Experimental Ebola vaccine to be used in Congo's outbreak, World Health Organization head says

Experimental Ebola vaccine to be used in Congo's outbreak, World Health Organization head says

Henrietta Brewer
May 14, 2018

The Democratic Republic of Congo said that there were 39 suspected, probable, or confirmed cases of Ebola between April 4 and May 13, which included 19 deaths, the World Health Organization (WHO) confirmed on Monday.

The Democratic Republic of Congo and United Nations agencies began deploying emergency teams of specialists over the weekend to try to prevent the spread of an Ebola epidemic suspected to have infected more than 30 people, they said on Sunday.

Concise News gathered that the outbreak was first confirmed by the organisation on May 8 with the two cases occurring at Bikoro health zone, Equateur province.

DR Congo authorities on Tuesday described the Ebola outbreak as a "public health emergency with global impact".

Furthermore, fruit bats are considered to be the main host of the disease, some analysts say, but it is also introduced into humans through close contact with the blood, organs or other bodily fluids of other infected animals, such as gorillas, antelope and porcupines.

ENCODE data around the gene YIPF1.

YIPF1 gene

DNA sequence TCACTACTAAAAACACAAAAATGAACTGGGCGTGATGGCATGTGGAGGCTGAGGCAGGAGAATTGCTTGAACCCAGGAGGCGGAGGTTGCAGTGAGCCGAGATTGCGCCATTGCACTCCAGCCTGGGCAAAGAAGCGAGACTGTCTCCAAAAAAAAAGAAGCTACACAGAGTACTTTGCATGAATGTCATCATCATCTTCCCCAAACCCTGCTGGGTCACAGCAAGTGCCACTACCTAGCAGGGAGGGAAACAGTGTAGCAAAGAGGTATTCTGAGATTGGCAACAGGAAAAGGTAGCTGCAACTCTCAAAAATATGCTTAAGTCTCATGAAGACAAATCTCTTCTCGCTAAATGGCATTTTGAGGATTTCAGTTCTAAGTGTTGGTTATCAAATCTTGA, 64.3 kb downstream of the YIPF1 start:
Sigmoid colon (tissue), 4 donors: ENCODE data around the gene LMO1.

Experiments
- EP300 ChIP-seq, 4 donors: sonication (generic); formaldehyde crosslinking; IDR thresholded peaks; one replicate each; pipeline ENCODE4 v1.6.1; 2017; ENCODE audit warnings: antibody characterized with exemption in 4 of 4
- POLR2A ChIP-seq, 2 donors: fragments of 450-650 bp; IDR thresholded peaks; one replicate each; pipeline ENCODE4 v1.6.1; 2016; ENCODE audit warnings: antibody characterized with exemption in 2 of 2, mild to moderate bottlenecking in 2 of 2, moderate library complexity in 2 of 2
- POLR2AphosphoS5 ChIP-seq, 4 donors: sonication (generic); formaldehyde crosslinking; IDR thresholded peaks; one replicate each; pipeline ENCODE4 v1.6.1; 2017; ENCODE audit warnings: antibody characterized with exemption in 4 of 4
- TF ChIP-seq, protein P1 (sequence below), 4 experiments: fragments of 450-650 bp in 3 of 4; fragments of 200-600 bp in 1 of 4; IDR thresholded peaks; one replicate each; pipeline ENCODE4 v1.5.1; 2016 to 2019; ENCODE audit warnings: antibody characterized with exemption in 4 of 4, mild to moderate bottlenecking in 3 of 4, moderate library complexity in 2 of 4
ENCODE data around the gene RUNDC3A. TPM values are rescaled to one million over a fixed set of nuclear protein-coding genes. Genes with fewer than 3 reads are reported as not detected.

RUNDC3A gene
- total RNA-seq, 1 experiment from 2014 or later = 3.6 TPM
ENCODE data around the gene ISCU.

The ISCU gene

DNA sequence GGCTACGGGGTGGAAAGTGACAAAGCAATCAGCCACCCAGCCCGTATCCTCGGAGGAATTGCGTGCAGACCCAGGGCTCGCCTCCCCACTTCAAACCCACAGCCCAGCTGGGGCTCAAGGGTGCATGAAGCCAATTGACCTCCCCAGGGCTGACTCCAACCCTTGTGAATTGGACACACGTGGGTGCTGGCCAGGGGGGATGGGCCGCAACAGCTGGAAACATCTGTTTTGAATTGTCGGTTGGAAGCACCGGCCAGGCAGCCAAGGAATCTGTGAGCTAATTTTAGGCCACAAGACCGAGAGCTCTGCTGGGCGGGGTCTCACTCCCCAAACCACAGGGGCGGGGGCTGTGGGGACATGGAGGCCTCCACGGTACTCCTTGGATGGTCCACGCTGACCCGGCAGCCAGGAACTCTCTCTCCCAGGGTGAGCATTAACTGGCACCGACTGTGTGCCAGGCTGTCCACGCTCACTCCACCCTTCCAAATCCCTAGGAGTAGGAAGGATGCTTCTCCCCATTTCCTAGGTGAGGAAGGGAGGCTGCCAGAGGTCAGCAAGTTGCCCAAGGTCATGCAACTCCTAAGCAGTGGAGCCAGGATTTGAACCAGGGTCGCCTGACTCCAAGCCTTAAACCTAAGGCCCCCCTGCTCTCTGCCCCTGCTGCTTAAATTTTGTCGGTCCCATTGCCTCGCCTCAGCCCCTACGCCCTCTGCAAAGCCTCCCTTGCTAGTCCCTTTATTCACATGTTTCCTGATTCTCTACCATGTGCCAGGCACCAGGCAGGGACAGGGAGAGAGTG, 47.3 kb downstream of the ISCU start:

"Response teams on the ground are in the process of verifying information on reported cases".

WHO Director-General Dr. Tedros Adhanom Ghebreyesus visited Bikoro on Sunday and positively assessed the speed with which the government of the Democratic Republic of Congo declared the outbreak. The agency is now deploying 50 public health experts to support the Ministry of Health with various "response activities", the statement added. The cases are being reported from remote locations that are hard to access.

But this epidemic's proximity to the Congo River, a major transport route and lifeline both to Congo's capital Kinshasa and to neighbouring Congo Republic's capital Brazzaville, makes it more likely the virus could break out into a wider area.

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